The marriage plot has been quite prominent in the film industry over the past few decades. The plot that is characterized by its lead woman getting the lead man and vice versa, has contributed to such movie blockbusters as Pretty Woman and the classic film, Pillow Talk. While both films can be classifies as containing marriage plots, the films share other similarities as well. However, in regards to the marriage plot, Pretty Woman follows the pattern much more fluently and precisely that does Pillow Talk.
Both Julia Roberts and Doris Days characters, Vivian and Jan, respectively, are strong women in their films. They both contain quite a few characteristics such as boldness, confidence, and intelligence that make them very attractive and desirable to their male counterparts. While their professions are quite opposite, the women are similar in their personalities. Jan is an interior designer and her history with men is not troublesome or lacking, but like Vivian, the prostitute, she finds that men are sometimes after only one thing. I noticed that both women are extremely confident when it comes to dealing with men; they both know what they want and what the are looking for in a male companion.
The men in these two movies are quite similar as well. Both Rock Hudson and Richard Gere play two powerful men who are popular with the ladies. Although Hudsons career, a musician, is not typically powerful it does contain benefits and certain contacts that could be considered powerful. These two men both start out with the women practically chasing them. Vivian is paid to be Edwards (Gere) beck and call girl, and does so willingly not just for the money, but because she is also mesmerized by his coyness, charm and good looks. Jan is attracted to Rex (Hudson) because he is also shy and coy and very handsome as well. Both women are interested in their counterparts for the particular reason that they are not men they typically meet. These men are respectful and somewhat quiet and shy. Each plot takes a turn towards the end of the movie when the women leave them, each for different reasons. Ironically and typical of the marriage plot, it then become the man chasing the woman. He is to prove his worthiness to her and to dismiss her conclusion that he, in fact, is like all other men they have encountered.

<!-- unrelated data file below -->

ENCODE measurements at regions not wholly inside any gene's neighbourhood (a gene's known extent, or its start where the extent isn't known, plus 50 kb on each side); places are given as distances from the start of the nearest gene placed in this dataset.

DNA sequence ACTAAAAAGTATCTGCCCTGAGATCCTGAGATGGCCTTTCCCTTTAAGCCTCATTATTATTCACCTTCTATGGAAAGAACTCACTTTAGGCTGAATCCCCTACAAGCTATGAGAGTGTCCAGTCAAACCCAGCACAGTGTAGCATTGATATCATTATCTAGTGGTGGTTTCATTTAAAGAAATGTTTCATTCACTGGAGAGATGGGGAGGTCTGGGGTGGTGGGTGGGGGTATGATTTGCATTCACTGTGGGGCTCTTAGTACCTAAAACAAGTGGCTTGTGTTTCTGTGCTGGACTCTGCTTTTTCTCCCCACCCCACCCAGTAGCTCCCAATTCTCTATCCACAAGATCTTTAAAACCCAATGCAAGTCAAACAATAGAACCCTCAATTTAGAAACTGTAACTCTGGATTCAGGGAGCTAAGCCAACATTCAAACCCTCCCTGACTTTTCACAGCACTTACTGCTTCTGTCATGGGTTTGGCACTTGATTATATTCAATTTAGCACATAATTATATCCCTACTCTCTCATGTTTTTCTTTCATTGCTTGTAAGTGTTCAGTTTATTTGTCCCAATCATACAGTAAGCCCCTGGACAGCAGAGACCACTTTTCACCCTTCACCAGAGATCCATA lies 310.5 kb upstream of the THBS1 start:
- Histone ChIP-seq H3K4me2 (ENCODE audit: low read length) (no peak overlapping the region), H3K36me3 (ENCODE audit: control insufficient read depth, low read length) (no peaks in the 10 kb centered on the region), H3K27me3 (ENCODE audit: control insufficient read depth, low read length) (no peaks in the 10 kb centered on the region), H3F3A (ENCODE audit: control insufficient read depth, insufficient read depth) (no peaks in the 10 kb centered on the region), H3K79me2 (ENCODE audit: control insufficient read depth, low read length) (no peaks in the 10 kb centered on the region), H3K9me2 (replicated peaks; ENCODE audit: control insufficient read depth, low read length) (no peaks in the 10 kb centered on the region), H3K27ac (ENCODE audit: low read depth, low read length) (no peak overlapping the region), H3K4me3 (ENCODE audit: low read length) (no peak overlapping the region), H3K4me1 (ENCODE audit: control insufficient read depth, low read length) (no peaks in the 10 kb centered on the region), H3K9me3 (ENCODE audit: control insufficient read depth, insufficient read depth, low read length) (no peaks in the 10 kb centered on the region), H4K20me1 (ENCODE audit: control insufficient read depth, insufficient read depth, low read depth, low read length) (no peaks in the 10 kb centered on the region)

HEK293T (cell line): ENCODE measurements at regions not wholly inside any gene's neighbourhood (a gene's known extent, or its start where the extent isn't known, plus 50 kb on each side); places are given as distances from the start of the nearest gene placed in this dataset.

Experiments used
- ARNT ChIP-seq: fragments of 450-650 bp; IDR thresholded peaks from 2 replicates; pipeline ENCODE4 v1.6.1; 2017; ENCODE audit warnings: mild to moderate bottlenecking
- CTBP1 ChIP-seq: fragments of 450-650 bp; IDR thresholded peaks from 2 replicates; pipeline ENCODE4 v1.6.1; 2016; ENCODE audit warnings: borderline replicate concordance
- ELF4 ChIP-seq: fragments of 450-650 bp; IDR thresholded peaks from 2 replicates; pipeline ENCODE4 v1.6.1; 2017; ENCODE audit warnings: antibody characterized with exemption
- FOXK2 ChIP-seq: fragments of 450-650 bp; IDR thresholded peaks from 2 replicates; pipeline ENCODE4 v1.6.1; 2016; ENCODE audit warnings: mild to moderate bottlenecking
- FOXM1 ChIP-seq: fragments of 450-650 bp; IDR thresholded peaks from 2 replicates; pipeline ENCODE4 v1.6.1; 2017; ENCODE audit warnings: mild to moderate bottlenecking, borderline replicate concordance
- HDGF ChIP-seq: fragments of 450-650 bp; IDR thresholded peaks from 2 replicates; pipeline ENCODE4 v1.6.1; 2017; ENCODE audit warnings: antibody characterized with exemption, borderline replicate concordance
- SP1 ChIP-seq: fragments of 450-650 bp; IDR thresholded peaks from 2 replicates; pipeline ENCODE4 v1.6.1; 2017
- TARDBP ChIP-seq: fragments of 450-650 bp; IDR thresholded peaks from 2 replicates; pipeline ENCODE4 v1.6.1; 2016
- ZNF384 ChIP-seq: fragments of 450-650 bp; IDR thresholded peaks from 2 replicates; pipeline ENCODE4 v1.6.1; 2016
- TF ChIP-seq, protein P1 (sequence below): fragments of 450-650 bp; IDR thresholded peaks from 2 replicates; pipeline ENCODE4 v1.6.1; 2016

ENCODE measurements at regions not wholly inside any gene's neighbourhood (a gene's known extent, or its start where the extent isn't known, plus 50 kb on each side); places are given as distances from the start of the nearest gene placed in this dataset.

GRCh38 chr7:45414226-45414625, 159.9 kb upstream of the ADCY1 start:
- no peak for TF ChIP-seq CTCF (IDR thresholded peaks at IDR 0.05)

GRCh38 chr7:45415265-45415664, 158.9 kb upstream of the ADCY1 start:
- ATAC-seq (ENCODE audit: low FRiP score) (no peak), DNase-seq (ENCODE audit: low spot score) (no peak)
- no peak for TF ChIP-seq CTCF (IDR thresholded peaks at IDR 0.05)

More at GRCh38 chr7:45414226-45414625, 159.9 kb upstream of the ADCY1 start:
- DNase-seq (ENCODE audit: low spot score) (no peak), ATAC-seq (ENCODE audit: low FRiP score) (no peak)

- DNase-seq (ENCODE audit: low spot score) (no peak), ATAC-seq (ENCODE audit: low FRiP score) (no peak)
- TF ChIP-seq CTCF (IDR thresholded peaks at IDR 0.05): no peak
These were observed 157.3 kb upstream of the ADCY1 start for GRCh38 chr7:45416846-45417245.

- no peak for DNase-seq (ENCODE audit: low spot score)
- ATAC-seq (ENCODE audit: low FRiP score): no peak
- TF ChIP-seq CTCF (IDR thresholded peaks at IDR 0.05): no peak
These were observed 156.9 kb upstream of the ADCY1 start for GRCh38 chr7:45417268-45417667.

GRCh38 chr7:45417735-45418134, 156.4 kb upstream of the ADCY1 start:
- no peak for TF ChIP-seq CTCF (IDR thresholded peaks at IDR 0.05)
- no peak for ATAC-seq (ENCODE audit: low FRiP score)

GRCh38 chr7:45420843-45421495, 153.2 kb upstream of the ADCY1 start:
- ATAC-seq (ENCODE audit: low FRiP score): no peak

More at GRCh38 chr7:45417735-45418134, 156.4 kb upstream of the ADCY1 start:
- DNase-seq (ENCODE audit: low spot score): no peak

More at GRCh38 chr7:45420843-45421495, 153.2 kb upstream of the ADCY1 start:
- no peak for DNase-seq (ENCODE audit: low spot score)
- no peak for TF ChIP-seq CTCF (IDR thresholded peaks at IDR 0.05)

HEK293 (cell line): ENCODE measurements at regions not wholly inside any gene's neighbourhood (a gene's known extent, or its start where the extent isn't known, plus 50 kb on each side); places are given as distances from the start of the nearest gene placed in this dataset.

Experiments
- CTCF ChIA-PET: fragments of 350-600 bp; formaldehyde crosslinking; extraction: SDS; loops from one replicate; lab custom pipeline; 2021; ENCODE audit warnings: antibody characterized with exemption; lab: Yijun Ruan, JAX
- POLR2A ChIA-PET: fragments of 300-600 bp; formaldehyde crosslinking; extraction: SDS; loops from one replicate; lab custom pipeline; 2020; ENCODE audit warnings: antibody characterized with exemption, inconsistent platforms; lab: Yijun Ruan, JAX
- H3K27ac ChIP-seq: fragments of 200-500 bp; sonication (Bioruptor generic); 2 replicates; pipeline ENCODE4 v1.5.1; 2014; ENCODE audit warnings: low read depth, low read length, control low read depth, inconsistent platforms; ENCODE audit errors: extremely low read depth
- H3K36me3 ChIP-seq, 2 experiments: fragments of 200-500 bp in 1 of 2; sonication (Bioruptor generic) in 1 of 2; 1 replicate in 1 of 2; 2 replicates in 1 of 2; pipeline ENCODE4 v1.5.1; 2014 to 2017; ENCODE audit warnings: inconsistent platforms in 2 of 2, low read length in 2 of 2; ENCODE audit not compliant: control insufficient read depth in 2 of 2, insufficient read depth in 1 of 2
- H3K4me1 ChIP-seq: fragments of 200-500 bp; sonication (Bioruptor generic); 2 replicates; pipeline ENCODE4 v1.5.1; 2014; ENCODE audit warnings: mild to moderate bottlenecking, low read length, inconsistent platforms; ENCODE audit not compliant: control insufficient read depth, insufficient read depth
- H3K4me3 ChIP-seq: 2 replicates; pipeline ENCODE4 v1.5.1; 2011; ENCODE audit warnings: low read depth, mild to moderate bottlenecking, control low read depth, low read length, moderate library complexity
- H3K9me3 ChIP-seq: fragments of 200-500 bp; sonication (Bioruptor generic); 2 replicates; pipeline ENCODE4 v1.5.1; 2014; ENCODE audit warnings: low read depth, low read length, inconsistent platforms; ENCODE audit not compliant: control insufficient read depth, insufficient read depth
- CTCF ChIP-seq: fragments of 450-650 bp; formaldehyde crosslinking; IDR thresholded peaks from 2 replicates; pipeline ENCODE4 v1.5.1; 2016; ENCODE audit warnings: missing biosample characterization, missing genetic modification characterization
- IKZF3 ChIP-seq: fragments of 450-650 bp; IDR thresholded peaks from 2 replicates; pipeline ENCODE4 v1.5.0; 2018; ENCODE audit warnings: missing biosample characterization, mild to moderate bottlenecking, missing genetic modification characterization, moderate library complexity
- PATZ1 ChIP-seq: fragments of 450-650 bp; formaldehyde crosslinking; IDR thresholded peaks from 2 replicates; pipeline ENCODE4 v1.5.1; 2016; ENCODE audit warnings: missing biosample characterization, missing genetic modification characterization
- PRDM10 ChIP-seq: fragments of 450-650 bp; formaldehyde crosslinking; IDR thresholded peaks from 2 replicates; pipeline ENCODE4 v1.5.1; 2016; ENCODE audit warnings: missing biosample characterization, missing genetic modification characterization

According to Radner, a key element of the marriage plot is that the woman is of lower status than the male and she is practically the chosen one in his eyes. The woman then finds validation of (her) uniqueness and importance by being singled out among all other women by this man (Radner 57). This is certainly true in Pretty Woman, for Vivian is definitely not the norm for Edward. He has before chosen women that can be regarded as classy and in the upper social class. Ironically, although he does indeed choose Vivian, the prostitute, it is only after he has transformed her taste from streetwalker trashy to Rodeo Drive classy.